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One parameter of microphone preamplifiers that is measurable - and will make a difference to your sound

A microphone preamplifier should have a flat frequency response, low distortion and low noise. Even if all of these are perfect, what else might there be that could spoil your sound?

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We take it for granted that a microphone preamplifier should have a flat frequency response, otherwise certain frequencies would be emphasized at the expense of others.

It should have low distortion, otherwise the signal you record will be different to the signal produced by the microphone.

It should be low noise, otherwise there will be an audible background hiss.

So if all of those parameters are perfect, the mic preamp will be perfect, yes?

Well actually, not necessarily. There is another significant parameter that directly affects the sound of the preamp, and that is the common mode rejection ratio.

A microphone produces a signal that is balanced. That means that it has two output signals, one of which being exactly the opposite of the other. Where one goes positive, the other goes negative, both by exactly equal amounts.

The microphone preamplifier is designed to accept a balanced signal. In effect, it inverts one of the signals and adds it to the other, producing a signal of twice the strength.

But there might be another signal present - interference. Interference typically comes from radio waves generated by switching sparks, lighting dimmers, or simply the mains wiring of the installation. If amplified, it will sound like clicks, crackle, hum or buzz.

Fortunately, when the preamplifier converts the balanced signal from the microphone into the unbalanced signal it works on internally, it cancels out the interference.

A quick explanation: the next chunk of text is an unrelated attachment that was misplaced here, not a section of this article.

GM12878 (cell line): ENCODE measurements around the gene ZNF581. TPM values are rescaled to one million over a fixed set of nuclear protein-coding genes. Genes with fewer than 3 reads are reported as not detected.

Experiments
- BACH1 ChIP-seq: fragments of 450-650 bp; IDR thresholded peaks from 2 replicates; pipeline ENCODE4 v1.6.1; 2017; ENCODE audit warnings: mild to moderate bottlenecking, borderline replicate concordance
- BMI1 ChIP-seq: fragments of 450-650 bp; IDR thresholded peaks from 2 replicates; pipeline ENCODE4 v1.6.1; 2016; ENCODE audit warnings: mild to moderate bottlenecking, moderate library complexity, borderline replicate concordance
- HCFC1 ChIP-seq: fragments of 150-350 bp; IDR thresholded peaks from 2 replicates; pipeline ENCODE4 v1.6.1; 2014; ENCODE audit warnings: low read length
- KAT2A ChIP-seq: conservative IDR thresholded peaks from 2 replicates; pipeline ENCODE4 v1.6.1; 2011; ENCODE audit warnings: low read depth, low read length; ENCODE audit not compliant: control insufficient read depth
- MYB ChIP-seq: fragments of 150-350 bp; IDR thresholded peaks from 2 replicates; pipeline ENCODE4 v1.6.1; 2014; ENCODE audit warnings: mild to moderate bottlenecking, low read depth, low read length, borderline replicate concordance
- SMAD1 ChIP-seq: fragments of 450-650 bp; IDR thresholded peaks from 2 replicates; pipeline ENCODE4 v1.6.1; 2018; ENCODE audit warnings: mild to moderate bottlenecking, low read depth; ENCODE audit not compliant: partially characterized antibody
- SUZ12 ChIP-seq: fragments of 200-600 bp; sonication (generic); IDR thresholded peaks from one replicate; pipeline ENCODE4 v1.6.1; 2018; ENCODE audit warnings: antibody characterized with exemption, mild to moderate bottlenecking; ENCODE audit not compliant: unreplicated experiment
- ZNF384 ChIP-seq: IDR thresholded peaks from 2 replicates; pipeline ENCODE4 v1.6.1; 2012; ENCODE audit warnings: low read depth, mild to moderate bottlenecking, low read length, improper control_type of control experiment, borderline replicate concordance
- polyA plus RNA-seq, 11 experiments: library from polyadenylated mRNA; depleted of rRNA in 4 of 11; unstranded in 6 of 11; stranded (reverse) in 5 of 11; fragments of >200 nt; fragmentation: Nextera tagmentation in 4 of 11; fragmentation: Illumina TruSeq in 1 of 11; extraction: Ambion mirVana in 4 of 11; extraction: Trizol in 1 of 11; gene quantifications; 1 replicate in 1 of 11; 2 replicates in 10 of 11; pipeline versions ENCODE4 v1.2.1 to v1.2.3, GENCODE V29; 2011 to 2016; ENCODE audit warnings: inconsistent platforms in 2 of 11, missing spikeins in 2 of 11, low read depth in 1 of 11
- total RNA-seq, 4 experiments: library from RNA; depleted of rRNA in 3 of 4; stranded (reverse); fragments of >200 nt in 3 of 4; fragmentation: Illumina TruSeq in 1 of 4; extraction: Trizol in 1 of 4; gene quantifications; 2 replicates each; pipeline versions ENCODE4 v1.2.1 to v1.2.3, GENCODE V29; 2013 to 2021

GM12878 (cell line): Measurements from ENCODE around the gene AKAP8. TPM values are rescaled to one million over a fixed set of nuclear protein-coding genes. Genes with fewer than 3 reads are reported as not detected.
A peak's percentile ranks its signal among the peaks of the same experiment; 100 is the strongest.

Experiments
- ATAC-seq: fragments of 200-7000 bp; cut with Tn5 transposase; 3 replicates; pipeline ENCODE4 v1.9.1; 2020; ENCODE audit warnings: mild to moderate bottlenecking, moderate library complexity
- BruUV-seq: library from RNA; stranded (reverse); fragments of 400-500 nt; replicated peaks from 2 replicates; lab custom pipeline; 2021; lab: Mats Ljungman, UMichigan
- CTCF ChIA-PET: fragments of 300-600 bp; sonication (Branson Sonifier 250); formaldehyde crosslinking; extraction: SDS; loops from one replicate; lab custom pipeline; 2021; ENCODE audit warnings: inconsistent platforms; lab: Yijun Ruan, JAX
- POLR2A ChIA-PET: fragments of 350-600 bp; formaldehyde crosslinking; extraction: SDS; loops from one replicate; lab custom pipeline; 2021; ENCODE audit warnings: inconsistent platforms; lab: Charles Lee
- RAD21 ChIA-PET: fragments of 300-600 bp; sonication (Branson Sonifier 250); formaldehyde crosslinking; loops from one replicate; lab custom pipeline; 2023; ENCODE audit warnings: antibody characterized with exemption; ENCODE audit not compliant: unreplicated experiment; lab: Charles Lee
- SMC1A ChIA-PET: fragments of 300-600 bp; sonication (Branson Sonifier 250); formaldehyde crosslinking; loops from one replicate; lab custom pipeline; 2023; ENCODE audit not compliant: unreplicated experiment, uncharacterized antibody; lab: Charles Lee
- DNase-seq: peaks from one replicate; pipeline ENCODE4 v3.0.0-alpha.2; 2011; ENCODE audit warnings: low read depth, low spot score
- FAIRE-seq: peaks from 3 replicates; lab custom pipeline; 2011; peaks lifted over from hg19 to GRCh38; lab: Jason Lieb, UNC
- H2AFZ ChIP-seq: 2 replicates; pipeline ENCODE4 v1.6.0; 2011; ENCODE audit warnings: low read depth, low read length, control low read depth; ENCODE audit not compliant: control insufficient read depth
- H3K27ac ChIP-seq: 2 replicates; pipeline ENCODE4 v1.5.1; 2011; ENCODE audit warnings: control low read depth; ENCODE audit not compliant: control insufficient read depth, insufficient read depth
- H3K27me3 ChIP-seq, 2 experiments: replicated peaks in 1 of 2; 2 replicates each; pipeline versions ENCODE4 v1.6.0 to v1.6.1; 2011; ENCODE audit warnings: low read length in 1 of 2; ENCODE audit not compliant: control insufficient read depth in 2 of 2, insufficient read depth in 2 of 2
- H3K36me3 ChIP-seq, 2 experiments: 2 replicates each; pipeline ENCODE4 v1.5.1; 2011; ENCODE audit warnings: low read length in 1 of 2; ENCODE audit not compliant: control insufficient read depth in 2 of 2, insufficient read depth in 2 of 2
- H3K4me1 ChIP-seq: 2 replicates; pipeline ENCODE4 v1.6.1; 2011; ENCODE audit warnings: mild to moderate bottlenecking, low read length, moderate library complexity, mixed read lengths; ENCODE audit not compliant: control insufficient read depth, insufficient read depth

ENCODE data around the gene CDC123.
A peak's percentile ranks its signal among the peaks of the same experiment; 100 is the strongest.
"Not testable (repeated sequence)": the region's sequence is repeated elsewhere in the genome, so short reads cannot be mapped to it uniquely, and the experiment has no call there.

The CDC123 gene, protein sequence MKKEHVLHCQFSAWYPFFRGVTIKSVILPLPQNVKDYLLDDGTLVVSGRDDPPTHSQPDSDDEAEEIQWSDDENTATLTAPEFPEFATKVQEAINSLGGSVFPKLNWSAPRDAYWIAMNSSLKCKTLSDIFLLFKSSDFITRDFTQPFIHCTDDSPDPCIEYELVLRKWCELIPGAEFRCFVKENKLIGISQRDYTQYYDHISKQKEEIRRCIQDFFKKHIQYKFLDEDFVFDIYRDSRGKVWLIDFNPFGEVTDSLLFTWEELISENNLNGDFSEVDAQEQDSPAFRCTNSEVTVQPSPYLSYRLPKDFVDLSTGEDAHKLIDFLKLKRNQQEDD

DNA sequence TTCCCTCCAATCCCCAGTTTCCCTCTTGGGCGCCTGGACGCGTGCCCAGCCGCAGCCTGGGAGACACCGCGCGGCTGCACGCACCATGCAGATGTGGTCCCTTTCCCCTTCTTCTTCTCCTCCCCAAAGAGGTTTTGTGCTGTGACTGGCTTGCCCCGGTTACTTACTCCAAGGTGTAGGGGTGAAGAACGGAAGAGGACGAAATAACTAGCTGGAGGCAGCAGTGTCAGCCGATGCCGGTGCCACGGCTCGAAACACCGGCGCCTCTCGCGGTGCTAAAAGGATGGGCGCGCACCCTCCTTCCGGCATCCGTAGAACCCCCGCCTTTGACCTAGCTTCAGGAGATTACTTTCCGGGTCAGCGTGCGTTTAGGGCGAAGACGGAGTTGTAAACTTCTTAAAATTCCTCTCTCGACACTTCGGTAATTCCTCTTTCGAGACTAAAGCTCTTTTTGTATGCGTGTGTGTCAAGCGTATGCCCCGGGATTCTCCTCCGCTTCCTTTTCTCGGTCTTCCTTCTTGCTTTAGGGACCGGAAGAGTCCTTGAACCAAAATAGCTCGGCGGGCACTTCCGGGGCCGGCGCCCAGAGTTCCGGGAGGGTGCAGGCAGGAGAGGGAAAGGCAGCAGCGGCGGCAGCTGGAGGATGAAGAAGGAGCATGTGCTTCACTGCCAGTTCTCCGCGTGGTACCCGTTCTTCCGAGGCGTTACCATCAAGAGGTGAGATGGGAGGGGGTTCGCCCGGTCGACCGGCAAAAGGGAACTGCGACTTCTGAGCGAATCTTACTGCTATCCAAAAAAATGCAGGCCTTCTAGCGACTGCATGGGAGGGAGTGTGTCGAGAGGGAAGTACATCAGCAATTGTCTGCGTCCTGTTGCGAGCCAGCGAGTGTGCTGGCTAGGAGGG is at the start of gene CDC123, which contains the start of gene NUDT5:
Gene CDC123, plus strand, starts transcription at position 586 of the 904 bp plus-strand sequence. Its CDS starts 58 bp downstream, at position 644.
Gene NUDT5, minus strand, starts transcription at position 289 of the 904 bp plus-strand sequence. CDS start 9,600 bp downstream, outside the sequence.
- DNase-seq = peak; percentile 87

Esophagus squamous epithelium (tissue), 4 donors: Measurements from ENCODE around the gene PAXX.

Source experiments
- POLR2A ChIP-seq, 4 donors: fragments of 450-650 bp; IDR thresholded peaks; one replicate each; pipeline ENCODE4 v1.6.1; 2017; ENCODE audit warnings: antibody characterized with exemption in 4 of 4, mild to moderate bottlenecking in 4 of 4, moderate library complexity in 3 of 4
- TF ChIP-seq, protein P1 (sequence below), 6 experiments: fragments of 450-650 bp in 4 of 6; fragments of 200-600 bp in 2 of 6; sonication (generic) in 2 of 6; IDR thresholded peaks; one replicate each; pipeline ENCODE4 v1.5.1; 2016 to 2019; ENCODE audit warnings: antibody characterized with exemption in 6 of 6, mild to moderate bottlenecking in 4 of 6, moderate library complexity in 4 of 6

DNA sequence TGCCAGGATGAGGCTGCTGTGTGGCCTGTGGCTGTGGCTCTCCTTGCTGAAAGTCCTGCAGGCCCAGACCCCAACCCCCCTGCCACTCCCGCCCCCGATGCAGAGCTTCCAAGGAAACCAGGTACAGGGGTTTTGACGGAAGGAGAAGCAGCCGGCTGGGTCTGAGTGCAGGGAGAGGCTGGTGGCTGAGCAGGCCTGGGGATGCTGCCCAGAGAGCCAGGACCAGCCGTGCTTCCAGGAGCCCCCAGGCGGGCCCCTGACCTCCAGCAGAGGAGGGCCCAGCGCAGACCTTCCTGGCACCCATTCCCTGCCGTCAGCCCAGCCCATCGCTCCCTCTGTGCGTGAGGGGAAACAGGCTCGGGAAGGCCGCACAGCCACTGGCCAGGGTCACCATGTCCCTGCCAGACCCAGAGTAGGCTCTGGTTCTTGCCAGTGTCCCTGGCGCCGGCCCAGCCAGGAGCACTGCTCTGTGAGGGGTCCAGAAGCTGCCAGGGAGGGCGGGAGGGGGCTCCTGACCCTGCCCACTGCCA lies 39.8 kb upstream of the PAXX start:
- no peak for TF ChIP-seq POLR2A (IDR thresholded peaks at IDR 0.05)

Well, most of it.

Where the signal from the microphone is equal and opposite on the two conductors, the interference is equal and the same. This is called a common mode signal.

Yes, the preamp will reject the common mode signal, but not entirely. The preamp's ability to perform this important task is called its common mode rejection ratio, or CMRR.

For instance, a preamp such as the Crookwood Paintpot, a high-end preamp, has a CMRR specified as better than 85 dB @ 1 kHz, and better than 75 dB @ 20 kHz, all at 40dB gain.

Notice how the performance is less good at 20 kHz; this is to be expected.

The key to achieving a good common mode rejection ratio is to ensure that the components are well matched for both input signals from the mic. Also, ensure that their input impedances, or their 'hunger for current', are the same - which is something that isn't always done correctly, I have noticed.

These figures have to be good, because interference is particularly audible, even at very low levels. This is particularly so for live sound because of the electrically noisy environment and long cable runs.

So could good CMRR be the parameter that marks the difference between a good preamp and one that is not-so-good?

The debate continues...

By David Mellor Monday October 17, 2005
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